“If not the dollar, then what?” asks Eswar Prasad in his new book, The Dollar Trap: How the U.S. Dollar Tightened Its Grip on Global Finance. In the book Prasad, Tolani Senior Professor of Trade Policy at Cornell University and a Brookings senior fellow in the Global Economy and Development Program at Brookings, shows how, paradoxically, the U.S. dollar became the world’s most important reserve currency after the global financial crisis. As he wrote in the Harvard Business Review,
The government bonds of many other major economies, such as the euro zone, Japan, and the UK, look shakier in the aftermath of the financial crisis. Moreover, even central banks, such as the Bank of Japan and the Swiss National Bank, are engaged in monetary operations that will weaken their currencies. They are also intervening directly in foreign exchange markets to prevent currency appreciation—in other words, adding to rather than serving the demand from the rest of the world for safe assets.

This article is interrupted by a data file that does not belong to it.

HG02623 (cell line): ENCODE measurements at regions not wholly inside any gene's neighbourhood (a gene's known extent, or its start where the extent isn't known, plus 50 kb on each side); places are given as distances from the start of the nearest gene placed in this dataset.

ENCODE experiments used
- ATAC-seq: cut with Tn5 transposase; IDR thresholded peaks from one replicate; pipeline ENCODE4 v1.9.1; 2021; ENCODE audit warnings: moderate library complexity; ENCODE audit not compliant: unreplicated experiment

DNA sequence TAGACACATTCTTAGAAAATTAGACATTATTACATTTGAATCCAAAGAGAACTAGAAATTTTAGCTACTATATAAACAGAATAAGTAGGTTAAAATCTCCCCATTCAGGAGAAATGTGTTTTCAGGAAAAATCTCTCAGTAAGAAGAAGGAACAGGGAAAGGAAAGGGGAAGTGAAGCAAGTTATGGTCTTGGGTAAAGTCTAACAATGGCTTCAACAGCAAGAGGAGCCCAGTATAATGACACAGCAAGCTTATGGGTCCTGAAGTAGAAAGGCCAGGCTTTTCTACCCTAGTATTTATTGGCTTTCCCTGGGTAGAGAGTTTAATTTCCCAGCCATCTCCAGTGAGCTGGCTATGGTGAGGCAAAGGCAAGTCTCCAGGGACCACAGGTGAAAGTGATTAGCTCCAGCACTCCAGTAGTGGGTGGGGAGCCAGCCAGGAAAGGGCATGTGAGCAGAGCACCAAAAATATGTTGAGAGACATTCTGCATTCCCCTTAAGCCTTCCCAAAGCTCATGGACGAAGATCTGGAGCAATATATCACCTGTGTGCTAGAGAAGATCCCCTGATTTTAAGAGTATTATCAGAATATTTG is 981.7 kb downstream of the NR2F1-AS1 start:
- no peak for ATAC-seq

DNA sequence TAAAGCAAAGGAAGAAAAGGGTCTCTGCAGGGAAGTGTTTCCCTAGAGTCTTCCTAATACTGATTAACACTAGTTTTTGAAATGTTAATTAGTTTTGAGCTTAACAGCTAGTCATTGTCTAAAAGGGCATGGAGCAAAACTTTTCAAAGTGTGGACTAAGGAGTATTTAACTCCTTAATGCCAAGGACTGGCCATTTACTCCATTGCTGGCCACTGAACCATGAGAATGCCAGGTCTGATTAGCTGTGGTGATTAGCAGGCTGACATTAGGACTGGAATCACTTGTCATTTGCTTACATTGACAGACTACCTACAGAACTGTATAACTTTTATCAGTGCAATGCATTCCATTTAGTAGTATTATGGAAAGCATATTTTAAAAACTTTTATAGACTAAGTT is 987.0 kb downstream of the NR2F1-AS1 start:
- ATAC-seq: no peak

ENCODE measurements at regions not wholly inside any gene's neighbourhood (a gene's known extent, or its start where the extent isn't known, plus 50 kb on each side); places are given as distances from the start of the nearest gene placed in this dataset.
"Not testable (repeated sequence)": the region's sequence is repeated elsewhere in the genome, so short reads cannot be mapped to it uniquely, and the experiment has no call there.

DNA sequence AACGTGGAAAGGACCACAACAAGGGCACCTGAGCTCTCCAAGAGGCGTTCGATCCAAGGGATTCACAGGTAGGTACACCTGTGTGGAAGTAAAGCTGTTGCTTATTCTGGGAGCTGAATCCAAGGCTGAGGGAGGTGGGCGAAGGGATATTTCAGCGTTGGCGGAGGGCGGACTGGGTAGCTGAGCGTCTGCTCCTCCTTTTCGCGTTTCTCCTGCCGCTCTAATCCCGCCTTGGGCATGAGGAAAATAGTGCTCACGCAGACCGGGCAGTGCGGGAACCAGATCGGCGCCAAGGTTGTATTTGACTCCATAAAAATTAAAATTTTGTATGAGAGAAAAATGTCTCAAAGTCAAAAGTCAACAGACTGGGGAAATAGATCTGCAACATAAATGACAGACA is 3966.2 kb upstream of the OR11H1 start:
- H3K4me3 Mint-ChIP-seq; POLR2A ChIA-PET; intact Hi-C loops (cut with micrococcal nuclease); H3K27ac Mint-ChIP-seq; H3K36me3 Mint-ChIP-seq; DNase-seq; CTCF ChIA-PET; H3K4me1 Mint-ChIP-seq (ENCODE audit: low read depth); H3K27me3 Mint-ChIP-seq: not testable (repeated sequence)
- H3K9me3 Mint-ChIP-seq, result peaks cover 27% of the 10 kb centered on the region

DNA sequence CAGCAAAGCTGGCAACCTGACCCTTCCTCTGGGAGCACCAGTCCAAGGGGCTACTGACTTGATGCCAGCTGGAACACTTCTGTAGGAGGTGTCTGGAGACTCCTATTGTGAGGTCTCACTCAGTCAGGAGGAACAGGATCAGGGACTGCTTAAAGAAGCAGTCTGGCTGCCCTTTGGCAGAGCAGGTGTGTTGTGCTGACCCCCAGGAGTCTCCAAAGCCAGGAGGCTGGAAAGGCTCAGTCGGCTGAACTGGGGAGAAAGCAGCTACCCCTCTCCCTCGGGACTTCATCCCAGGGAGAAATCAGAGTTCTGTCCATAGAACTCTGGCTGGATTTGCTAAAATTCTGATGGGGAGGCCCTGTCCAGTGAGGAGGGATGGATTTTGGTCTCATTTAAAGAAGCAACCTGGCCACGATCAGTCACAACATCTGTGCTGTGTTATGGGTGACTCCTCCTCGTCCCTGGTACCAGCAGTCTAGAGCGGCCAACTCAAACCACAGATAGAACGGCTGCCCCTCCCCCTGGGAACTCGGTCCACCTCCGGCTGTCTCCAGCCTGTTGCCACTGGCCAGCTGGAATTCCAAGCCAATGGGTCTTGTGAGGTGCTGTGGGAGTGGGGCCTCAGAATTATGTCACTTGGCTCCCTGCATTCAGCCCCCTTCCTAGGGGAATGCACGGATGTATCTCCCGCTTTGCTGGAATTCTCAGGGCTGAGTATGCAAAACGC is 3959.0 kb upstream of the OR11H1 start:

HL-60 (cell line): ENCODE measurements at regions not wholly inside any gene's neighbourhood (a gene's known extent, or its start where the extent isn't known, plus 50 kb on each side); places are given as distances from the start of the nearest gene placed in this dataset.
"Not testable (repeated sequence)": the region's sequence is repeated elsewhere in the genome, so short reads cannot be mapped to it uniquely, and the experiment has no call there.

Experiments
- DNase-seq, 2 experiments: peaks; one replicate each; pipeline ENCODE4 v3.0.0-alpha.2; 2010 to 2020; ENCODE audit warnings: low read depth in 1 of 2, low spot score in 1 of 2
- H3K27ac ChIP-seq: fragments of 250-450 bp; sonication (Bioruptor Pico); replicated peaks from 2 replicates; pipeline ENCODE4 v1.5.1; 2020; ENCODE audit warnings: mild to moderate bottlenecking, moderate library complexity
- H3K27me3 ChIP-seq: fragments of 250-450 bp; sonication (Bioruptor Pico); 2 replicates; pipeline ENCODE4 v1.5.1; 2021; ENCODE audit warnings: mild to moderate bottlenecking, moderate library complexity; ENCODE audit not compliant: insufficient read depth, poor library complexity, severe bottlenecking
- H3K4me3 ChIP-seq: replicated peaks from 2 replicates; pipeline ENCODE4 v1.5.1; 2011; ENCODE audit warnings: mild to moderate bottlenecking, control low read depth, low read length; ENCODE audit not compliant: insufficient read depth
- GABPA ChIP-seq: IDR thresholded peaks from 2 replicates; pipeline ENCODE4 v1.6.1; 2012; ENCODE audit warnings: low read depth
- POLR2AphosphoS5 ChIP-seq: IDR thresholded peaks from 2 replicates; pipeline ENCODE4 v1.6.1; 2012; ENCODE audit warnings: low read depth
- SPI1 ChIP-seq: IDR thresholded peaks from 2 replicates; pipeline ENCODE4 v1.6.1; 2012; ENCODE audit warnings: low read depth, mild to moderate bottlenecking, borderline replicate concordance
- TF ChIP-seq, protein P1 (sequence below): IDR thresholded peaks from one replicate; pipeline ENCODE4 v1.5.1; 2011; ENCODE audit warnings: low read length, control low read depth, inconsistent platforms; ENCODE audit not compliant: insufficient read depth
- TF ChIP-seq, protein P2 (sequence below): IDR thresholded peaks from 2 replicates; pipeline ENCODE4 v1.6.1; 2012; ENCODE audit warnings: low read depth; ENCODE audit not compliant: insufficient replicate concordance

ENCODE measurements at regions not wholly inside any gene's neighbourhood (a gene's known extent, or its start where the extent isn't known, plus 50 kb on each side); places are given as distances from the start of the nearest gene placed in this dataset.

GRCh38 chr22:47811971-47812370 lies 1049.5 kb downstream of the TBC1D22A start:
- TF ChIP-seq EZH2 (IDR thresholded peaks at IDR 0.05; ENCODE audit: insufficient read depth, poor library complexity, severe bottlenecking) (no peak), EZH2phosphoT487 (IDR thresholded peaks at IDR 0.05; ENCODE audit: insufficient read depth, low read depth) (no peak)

“Don’t expect a decline in the dollar’s prominence,” Prasad added. “Mostly for want of a better alternative, it will remain the dominant reserve currency for a long time to come.”
On January 15 at 2:00 p.m., Prasad will discuss his new book in an event at Brookings moderated by David Wessel, director of the new Hutchins Center on Fiscal and Monetary Policy at Brookings, and including Charles Collyns, chief economist of The Institute of International Finance; Luis Alberto Moreno, president of the Inter-American Development Bank; and Sri Mulyani Indrawati, managing director of the World Bank.
Watch the video below to learn more about The Dollar Trap.
(Video produced by Princeton Press for the book’s micro site)